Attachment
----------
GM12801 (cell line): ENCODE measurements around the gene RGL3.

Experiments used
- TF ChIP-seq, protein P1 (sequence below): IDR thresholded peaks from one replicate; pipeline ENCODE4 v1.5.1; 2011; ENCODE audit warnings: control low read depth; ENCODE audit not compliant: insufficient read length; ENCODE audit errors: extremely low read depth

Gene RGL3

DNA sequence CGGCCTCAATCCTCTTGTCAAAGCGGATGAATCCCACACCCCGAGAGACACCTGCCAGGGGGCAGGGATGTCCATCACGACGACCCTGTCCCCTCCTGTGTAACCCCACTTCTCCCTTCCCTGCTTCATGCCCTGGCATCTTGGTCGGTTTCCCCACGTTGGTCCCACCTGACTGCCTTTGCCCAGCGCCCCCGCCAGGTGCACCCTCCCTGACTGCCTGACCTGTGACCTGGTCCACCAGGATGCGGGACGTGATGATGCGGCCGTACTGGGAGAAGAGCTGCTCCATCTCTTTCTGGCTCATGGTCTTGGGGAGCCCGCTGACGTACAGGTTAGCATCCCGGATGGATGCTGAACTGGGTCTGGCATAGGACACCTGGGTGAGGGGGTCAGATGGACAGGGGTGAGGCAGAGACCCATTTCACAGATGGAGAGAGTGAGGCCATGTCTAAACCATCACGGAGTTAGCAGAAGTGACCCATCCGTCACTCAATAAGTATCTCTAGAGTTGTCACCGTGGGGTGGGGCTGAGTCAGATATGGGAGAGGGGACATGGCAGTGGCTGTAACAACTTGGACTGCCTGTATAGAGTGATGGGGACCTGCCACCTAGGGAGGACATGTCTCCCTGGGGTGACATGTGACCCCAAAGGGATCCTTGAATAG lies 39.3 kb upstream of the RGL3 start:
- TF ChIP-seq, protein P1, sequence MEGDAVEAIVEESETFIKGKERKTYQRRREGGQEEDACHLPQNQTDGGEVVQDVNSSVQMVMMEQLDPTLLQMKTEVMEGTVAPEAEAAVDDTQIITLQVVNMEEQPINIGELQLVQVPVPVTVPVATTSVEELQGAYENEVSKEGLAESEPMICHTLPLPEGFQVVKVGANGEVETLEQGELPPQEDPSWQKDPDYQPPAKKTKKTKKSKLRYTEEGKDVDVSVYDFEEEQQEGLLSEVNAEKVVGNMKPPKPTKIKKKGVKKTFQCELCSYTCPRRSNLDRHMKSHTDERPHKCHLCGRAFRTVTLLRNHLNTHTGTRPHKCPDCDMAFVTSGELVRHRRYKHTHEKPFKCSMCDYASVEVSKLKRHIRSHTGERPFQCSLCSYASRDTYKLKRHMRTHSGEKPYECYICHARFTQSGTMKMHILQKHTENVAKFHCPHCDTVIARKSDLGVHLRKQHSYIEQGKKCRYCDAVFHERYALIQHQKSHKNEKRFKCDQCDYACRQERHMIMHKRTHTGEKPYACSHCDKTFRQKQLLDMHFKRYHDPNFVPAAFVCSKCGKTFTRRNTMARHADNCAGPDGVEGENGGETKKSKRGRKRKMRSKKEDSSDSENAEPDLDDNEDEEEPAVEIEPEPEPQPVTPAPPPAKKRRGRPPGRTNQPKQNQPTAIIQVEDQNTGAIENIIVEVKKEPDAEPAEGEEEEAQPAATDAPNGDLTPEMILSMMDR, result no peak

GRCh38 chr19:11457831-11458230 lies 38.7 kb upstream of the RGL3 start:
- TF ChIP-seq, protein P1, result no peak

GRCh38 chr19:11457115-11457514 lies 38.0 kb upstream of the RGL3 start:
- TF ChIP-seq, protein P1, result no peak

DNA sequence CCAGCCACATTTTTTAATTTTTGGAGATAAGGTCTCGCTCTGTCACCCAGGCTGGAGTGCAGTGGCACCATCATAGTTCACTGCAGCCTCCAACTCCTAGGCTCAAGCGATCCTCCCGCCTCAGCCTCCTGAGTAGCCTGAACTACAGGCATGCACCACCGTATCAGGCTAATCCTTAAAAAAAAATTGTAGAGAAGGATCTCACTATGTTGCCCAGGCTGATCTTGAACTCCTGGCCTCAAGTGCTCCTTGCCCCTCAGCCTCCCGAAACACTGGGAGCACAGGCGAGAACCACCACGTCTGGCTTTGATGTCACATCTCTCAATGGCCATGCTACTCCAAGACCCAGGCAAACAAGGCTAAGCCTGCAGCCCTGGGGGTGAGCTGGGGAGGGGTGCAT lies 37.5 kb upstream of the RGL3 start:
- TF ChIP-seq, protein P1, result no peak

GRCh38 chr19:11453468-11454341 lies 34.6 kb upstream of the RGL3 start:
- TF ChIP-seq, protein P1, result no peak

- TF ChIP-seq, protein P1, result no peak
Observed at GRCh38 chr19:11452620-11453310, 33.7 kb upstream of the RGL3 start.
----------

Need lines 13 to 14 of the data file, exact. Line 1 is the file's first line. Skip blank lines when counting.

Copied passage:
GRCh38 chr19:11453468-11454341 lies 34.6 kb upstream of the RGL3 start:
- TF ChIP-seq, protein P1, result no peak